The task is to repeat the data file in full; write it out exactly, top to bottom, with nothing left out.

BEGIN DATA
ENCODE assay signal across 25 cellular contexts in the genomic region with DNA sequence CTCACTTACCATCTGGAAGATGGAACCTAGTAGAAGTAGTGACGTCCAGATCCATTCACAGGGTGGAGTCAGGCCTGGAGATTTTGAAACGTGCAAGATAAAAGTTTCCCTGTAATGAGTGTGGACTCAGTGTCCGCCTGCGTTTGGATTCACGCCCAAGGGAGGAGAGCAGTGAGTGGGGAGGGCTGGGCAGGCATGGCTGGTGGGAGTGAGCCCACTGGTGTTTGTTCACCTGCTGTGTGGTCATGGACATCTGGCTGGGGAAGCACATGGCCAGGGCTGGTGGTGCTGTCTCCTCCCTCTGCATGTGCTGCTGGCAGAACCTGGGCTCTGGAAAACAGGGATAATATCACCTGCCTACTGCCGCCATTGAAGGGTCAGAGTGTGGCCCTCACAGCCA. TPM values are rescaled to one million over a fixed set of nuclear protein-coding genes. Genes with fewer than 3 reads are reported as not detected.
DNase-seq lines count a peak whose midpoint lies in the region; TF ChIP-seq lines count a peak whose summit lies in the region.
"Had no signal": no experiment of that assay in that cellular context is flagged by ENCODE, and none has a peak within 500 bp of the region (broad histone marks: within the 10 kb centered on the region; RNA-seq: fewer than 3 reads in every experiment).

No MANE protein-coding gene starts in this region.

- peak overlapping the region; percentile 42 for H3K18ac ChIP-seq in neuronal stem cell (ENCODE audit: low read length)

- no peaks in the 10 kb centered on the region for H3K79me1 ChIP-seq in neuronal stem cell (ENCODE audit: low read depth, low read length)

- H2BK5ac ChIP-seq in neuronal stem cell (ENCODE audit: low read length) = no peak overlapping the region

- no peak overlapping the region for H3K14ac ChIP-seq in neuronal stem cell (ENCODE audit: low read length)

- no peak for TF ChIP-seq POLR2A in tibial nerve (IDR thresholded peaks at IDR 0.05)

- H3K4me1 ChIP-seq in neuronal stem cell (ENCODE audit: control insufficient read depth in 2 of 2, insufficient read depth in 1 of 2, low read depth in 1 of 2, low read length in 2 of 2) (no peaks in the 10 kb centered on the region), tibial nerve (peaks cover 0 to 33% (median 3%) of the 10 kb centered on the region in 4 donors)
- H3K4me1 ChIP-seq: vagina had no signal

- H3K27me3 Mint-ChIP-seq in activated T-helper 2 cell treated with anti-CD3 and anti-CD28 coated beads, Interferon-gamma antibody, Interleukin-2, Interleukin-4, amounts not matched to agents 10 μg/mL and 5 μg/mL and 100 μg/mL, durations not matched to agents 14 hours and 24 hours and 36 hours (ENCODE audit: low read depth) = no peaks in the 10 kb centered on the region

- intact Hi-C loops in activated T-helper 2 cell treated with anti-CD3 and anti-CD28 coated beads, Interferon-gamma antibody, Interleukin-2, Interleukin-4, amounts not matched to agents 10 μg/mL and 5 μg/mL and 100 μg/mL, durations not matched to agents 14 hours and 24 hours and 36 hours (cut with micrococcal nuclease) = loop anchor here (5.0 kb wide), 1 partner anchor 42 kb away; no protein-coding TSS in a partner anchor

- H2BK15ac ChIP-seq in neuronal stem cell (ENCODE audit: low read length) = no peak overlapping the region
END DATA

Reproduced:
ENCODE assay signal across 25 cellular contexts in the genomic region with DNA sequence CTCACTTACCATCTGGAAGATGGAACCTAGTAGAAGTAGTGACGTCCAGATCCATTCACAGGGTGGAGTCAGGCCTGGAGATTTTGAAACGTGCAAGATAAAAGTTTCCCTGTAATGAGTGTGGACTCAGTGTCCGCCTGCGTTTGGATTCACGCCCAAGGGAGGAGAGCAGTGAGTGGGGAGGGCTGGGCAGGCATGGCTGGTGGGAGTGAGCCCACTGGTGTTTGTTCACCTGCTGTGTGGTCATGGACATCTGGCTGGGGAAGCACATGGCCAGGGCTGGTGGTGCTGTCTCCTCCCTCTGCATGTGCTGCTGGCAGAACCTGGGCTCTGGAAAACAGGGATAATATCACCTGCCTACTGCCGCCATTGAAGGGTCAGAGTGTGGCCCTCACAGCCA. TPM values are rescaled to one million over a fixed set of nuclear protein-coding genes. Genes with fewer than 3 reads are reported as not detected.
DNase-seq lines count a peak whose midpoint lies in the region; TF ChIP-seq lines count a peak whose summit lies in the region.
"Had no signal": no experiment of that assay in that cellular context is flagged by ENCODE, and none has a peak within 500 bp of the region (broad histone marks: within the 10 kb centered on the region; RNA-seq: fewer than 3 reads in every experiment).

No MANE protein-coding gene starts in this region.

- peak overlapping the region; percentile 42 for H3K18ac ChIP-seq in neuronal stem cell (ENCODE audit: low read length)

- no peaks in the 10 kb centered on the region for H3K79me1 ChIP-seq in neuronal stem cell (ENCODE audit: low read depth, low read length)

- H2BK5ac ChIP-seq in neuronal stem cell (ENCODE audit: low read length) = no peak overlapping the region

- no peak overlapping the region for H3K14ac ChIP-seq in neuronal stem cell (ENCODE audit: low read length)

- no peak for TF ChIP-seq POLR2A in tibial nerve (IDR thresholded peaks at IDR 0.05)

- H3K4me1 ChIP-seq in neuronal stem cell (ENCODE audit: control insufficient read depth in 2 of 2, insufficient read depth in 1 of 2, low read depth in 1 of 2, low read length in 2 of 2) (no peaks in the 10 kb centered on the region), tibial nerve (peaks cover 0 to 33% (median 3%) of the 10 kb centered on the region in 4 donors)
- H3K4me1 ChIP-seq: vagina had no signal

- H3K27me3 Mint-ChIP-seq in activated T-helper 2 cell treated with anti-CD3 and anti-CD28 coated beads, Interferon-gamma antibody, Interleukin-2, Interleukin-4, amounts not matched to agents 10 μg/mL and 5 μg/mL and 100 μg/mL, durations not matched to agents 14 hours and 24 hours and 36 hours (ENCODE audit: low read depth) = no peaks in the 10 kb centered on the region

- intact Hi-C loops in activated T-helper 2 cell treated with anti-CD3 and anti-CD28 coated beads, Interferon-gamma antibody, Interleukin-2, Interleukin-4, amounts not matched to agents 10 μg/mL and 5 μg/mL and 100 μg/mL, durations not matched to agents 14 hours and 24 hours and 36 hours (cut with micrococcal nuclease) = loop anchor here (5.0 kb wide), 1 partner anchor 42 kb away; no protein-coding TSS in a partner anchor

- H2BK15ac ChIP-seq in neuronal stem cell (ENCODE audit: low read length) = no peak overlapping the region